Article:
Helpful as I am, I have written a short but comprehensive guide for Universities on the issue of inviting External Speakers.

It is intended to replace the wretched rambling 44 page effort put out by Universities UK that after much huffing and puffing came down on the side of accepting non-discriminatory (sic) gender segregation at meetings if certain ‘ultra orthodox religious speakers’ (the preferred real-life phrase is ‘extremist Muslims’) demanded it.

My new version fits nicely on two sides. Here it is. Key points:  

It is normal courtesy on the part of event organisers to let the appropriate University authorities know that an outside speaker is being invited to University premises to address an audience.

If the organisers of an event with an outside speaker have any reason to think that the event concerned may create undue controversy or attract protests or negative media coverage, they should talk to the University authorities and make a suitable plan.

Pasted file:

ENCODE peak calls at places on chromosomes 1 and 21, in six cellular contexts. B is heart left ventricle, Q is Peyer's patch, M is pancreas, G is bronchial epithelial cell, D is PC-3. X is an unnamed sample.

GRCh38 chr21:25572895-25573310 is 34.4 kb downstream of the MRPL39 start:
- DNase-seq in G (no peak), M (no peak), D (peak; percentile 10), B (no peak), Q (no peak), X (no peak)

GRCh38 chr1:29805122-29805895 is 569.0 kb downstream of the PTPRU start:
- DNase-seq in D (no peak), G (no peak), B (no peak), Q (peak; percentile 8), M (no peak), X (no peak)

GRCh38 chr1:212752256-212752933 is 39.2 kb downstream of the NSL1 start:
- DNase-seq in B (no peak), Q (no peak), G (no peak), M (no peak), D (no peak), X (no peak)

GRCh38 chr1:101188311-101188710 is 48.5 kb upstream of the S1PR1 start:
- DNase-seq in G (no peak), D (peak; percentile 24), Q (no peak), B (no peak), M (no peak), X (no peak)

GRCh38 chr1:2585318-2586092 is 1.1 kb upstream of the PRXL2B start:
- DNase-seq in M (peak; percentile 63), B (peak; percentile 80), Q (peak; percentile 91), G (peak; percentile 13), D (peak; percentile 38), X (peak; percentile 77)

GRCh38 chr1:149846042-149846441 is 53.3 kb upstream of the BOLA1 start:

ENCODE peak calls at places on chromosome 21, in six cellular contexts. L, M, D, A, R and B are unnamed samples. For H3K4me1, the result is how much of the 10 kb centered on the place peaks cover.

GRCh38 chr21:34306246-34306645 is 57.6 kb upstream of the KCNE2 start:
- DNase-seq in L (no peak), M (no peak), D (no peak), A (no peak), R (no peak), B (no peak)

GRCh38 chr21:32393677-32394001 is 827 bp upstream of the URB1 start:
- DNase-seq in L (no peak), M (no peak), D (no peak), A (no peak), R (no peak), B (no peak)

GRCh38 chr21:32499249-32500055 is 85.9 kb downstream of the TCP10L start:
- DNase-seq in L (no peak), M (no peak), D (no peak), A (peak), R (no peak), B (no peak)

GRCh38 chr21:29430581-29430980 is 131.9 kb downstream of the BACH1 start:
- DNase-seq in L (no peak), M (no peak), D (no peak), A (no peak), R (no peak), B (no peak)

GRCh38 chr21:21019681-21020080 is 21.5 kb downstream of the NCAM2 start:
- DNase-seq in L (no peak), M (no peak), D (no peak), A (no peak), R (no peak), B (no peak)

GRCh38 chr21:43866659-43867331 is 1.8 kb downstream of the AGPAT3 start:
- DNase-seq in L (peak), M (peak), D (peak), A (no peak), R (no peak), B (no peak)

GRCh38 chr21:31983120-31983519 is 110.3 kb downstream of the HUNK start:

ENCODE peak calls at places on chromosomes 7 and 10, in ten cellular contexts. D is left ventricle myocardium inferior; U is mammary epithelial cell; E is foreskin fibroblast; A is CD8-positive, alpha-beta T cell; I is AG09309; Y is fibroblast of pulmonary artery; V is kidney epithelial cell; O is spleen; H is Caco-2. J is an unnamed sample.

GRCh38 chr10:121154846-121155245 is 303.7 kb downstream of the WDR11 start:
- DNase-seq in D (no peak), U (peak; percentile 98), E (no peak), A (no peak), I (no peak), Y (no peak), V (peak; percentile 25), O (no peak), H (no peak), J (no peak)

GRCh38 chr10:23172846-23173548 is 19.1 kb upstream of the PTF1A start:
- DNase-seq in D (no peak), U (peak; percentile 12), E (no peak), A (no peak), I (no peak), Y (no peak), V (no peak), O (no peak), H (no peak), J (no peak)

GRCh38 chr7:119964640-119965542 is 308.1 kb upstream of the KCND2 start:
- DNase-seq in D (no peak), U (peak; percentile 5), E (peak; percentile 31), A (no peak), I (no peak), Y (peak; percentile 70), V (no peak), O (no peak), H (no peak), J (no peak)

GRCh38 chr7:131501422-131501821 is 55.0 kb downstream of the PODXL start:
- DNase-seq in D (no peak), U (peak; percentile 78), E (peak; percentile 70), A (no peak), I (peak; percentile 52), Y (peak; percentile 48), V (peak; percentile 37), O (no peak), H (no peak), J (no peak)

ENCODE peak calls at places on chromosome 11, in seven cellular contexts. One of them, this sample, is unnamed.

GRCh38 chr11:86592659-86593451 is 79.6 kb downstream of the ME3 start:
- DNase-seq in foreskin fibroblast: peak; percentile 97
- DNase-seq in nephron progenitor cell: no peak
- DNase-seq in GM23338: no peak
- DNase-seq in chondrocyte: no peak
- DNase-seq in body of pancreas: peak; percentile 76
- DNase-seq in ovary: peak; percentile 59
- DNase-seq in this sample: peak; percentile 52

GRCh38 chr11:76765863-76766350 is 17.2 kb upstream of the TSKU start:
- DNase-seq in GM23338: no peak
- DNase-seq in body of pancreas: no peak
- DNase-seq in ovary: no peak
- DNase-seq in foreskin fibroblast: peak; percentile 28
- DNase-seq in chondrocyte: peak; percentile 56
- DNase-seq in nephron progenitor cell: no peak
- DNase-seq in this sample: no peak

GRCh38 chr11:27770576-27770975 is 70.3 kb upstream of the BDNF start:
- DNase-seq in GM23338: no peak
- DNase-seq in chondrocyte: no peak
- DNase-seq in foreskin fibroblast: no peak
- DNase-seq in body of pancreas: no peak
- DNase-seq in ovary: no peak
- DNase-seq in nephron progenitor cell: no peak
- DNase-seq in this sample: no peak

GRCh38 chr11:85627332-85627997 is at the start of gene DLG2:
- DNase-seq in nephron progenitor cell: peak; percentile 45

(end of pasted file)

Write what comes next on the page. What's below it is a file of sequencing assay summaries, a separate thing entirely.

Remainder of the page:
A speaker is a guest at a University, and guests can be expected to respect the rules laid down by their hosts. Certain speakers nonetheless may seek to impose conditions for their participation in an event. Organisers of events should accept no conditions that have the effect directly or indirectly of achieving any segregation of the audience on grounds of race, gender, appearance, belief, age or any other specious if not unlawful criterion.

(Note: these considerations need not apply if a speaker is invited by a University society that (a) has its own rules consistent with University practice, and (b) is limiting the audience to its own members who have freely accepted those rules.)

If any speaker asserts that the University’s refusal to meet such conditions is ‘discrimination’, the organisers should let the appropriate University authorities know that this issue has arisen, and inform the speaker that to accept these conditions would infringe basic University principles. The speaker can decide whether to accept University principles or decline the invitation.

When in doubt, all concerned should go for the option that allows the most freedom. No concessions should be made to organisers or speakers who seek to limit the freedom/choices of others.

Assertions that a ‘genuinely held belief’ entitles a University member to limit the choices of others at the University or eg require some form of audience segregation should be ignored on principle.

Nothing much else to be said on the subject, I think?